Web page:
I see a dissertation topic here, or at least a solid round of Diplom or Bachelor theses.

  2. Gerd Hacker permalink
    December 20, 2010 15:03

    Sorry for answering your comment in German, Dale! Today I am too tired to translate my analysis of library statistics into bad English… Well…

    Wenn man sich die Deutsche Bibliotheksstatistik genauer ansieht, kann man feststellen, daß in deutschen ÖBs 2009 insgesamt 878,1 Mio. Euro ausgegeben wurden, davon (wie unten in der Tabelle zu sehen) 516,4 Mio. Euro für Personal und nur 97,4 Mio. Euro für Erwerbungen. Die Prozentsätze ähneln den amerikanischen offenbar schon.

    In WBs wurden dagegen insgesamt 834,5 Mio. Euro ausgegeben, davon (wie unten in der Tabelle zu sehen) 484,9 Mio. Euro für Personal und 301 Mio. Euro für Erwerbungen. Das Verhältnis von Personal- zu Erwerbungsausgaben ist also nicht ganz so unausgeglichen wie bei den ÖBs, die aber dafür offenkundig deutlich höhere „sonstige“ Kosten (v.a. bestimmt für Gebäudekosten, Miete etc.) in ihrer Etatplanung haben als die WBs, die ja oft als Teil einer Universität nur für den Gebäudebetrieb aufkommen müssen, nicht so oft für Mieten!

    (Eine Tabelle als Bild krieg ich hier nicht eingefügt, leider… Deshalb also als Liste!)
    —————————————————–
    ÖB / 2009:
    Gesamtzahl Stellen: 11.385
    davon Stellen für Fachpersonal: 7.497 (= 66%)
    Gesamtkosten Personal: 516,4 Mio. Euro
    Durchschnittliches Jahresgehalt pro Vollzeitstelle: 47.993 Euro
    Zum Vergleich: Gesamtkosten für Erwerbung: 97,4 Mio. Euro

    WB / 2009:
    Gesamtzahl Stellen: 11.844
    davon Stellen für Fachpersonal: keine Angabe
    Gesamtkosten Personal: 484,9* Mio. Euro
    Durchschnittliches Jahresgehalt pro Vollzeitstelle: 40.945 Euro
    Zum Vergleich: Gesamtkosten für Erwerbung: 301,0 Mio. Euro

    ÖB / 2005:
    Gesamtzahl Stellen: 11.777
    davon Stellen für Fachpersonal: 6.690 (= 62%)
    Gesamtkosten Personal: 500,1 Mio. Euro
    Durchschnittliches Jahresgehalt pro Vollzeitstelle: 42.467 Euro
    Zum Vergleich: Gesamtkosten für Erwerbung: 88,9 Mio. Euro
    ————————————————————-

    *Diese Zahl ist mit großem Vorbehalt zu genießen, da zahlreiche WBs hier keine Angaben machen. Von daher ist das Durchschnittsgehalt in der folgenden Spalte viel zu niedrig, da die Angaben zur Stellenzahl in der Regel gemacht werden…
    Wohl aus diesem Grund fehlen die Personalkosten als Gesamtangabe auch regelmäßig in der WB-Gesamtauswertung, während sie in der ÖB-Statistik jeweils gemacht werden.
    Interessanter ist da die Zusammensetzung des Personals nach den Laufbahnen:
    einfacher/mittlerer Dienst (Magaziner, Bibliotheksassistenen, FAMIs): 5.775 Stellen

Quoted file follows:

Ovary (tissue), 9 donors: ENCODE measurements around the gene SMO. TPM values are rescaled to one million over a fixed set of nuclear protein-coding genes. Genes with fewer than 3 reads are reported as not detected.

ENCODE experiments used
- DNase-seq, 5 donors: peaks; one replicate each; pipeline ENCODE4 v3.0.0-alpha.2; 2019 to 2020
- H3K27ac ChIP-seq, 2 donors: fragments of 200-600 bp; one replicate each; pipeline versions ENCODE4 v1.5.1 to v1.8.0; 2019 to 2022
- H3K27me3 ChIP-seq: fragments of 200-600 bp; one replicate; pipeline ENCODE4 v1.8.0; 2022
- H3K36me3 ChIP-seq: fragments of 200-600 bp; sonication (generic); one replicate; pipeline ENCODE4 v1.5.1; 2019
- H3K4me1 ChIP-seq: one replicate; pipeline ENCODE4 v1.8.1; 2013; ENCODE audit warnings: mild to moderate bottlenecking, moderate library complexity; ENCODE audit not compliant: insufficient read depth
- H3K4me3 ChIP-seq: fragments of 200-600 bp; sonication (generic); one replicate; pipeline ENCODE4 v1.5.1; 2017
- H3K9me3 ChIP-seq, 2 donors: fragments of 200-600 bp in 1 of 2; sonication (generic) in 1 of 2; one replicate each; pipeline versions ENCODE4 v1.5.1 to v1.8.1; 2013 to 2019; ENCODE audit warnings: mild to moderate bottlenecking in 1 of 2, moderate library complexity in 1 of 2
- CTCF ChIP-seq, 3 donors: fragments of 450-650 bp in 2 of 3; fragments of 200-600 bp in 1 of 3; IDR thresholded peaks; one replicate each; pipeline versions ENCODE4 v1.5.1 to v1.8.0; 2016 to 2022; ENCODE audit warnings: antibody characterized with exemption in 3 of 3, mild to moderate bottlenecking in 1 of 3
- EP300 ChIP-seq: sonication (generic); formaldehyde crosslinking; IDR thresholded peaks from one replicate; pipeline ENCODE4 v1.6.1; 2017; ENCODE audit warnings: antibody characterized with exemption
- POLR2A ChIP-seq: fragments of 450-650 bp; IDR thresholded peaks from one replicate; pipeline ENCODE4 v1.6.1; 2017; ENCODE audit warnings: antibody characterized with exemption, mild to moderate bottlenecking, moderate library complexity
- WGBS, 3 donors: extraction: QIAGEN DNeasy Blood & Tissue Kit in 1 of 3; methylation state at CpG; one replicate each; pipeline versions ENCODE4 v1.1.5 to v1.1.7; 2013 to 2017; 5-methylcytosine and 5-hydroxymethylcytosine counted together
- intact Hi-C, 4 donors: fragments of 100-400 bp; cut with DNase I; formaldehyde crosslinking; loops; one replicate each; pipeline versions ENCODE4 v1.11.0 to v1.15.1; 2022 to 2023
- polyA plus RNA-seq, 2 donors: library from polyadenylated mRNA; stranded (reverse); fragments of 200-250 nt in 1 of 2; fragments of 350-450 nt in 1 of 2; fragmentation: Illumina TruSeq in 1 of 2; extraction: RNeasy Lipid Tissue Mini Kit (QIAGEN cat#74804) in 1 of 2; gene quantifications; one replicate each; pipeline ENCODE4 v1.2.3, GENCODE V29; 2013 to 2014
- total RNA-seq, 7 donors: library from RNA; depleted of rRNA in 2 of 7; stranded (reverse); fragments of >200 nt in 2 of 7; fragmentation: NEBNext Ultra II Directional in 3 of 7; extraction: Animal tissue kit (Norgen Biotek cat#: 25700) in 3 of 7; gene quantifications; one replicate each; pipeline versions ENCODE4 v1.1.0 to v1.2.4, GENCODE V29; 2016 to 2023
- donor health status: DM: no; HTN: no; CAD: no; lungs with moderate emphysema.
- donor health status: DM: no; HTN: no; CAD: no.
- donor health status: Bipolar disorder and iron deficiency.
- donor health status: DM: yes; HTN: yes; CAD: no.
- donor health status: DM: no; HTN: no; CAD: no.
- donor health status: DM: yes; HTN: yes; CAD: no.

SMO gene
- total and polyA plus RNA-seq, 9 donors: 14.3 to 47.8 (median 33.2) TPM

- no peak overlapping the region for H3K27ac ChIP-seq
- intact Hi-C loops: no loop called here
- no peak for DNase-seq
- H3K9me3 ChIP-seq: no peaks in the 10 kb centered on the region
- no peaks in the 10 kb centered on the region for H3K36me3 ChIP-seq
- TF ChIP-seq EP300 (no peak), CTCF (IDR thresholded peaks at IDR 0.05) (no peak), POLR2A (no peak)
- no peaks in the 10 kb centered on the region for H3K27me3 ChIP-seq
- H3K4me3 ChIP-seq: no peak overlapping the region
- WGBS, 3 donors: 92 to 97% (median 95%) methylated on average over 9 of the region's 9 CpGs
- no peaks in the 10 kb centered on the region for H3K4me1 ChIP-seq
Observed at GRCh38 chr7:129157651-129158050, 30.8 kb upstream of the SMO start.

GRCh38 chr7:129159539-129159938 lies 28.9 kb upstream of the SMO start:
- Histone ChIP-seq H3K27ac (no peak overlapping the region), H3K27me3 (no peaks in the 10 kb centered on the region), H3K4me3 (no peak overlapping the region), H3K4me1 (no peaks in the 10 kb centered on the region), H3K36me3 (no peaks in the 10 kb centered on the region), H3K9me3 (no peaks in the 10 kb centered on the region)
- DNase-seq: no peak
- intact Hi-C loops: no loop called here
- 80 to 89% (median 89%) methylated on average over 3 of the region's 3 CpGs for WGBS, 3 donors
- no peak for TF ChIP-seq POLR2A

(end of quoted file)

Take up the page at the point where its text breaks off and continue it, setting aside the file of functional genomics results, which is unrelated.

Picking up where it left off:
gehobener Dienst (Diplom-Bibliothekare): 4.618 Stellen
    höherer Dienst (wiss. Bibliothekare, Master LIS): 1.458 Stellen

    Ein FAMI mit der durchschnittlichen Entgeltgruppe E5 bekommt ca. 27.500 Euro Brutto-Jahresgehalt (netto bleiben: 17.650 Euro).
    Ein Diplom-Bibliothekar mit durchschnittlicher Entgeltgruppe E10 bekommt ca. 39.000 Euro Brutto-Jahresgehalt (netto bleiben: 22.807 Euro).
    Ein wiss. Bibliothekar mit durchschnittlicher Entgeltgruppe E14 bekommt ca. 48.200 Euro Brutto-Jahresgehalt (netto bleiben: 27.100 Euro).
    Dabei habe ich immer mit Stufe 3 der jeweiligen Entgeltgruppe gerechnet. Die bekommt man jeweils nach drei Berufsjahren auf der selben Stelle.

    Wenn ich diese sehr vagen Zahlen einmal zusammenbringe ergibt sich folgendes Bild:
    FAMI: 5.775 x 27.500 Euro = 158.812.500 Euro
    Dipl.-Bibl.: 4.618 x 39.000 Euro = 180.102.000 Euro
    Wiss.Bibl.: 1.458 x 48.200 Euro = 70.275.600 Euro
    Gerundet addiert komme ich damit auf geschätzte (Fach-)Personalkosten in Höhe von insgesamt:
    409,2 Millionen Euro pro Jahr
    Das ist zwar deutlich weniger als die oben in der Jahresstatistik genannten Gesamtkosten für Personal in WB (ca. 485 Mio. Euro), doch arbeiten natürlich auch gerade in UBs eine Menge Studentischer Hilfskräfte und sonstiges Personal, so daß der von mir nur grob geschätzte Betrag relativ realitätsnah zu sein scheint.
    Andererseits habe ich keine Erklärung für den insgesamt deutliche höheren Durchschnittswert in der ÖB-Statistik, der immerhin rund 7.000 Euro mehr Jahreseinkommen bedeuten würde. Erfahrungsgemäß arbeiten aber in ÖBs deutlich weniger Bibliothekare im höheren Dienst, der Anteil von FAMIs ist noch höher als in WBs… Das wären wirklich Fragen und Probleme für eine Diss. oder doch auch nur für eine Bachelor-Arbeit!

    Wenn Du Zeit findest, Dale, kannst Du Dich ja mal mit dem Durchschnittseinkommen amerikanischer Bibliotheksangestellte beschäftigen. Gibt das die amerikanische Statistik her?

    Herzlich
    Gerd

    • Dale permalink*
      December 21, 2010 13:37

      No worries, Gerd. I can understand your desire to write in German, but I do have to say that your previous comment in English was fabulously well written. I’m responding in English since it makes it more accessible to others. Well, and I’m a bit lazy today.

      I did some quick searching–a pressing project and the approach of Christmas limit my time–to find some numbers on salary. I suspect that the methodological irregularities in the German data to which you allude are all the worse in the American data, not least because the data pool is much larger and we tend toward chaos and iconoclasm in all things. For academic libraries, there are two data sources on salaries, ACRL and ARL. ACRL gathers its data in cooperation with College and University Professional Association for Human Resources and publishes an annual set of statistics. For 2008-2009, the Administrative Compensation Survey shows that academic library directors earn on average $133,000, associate directors $94,000, and various department heads from $61,000 to $76,000 depending on activity managed. The Mid-Level Salary Survey Report shows librarians earning on average from $38,000 (a starting cataloger) to $58,000 (systems librarian), with most jobs clustered in the low- to mid-$50K range.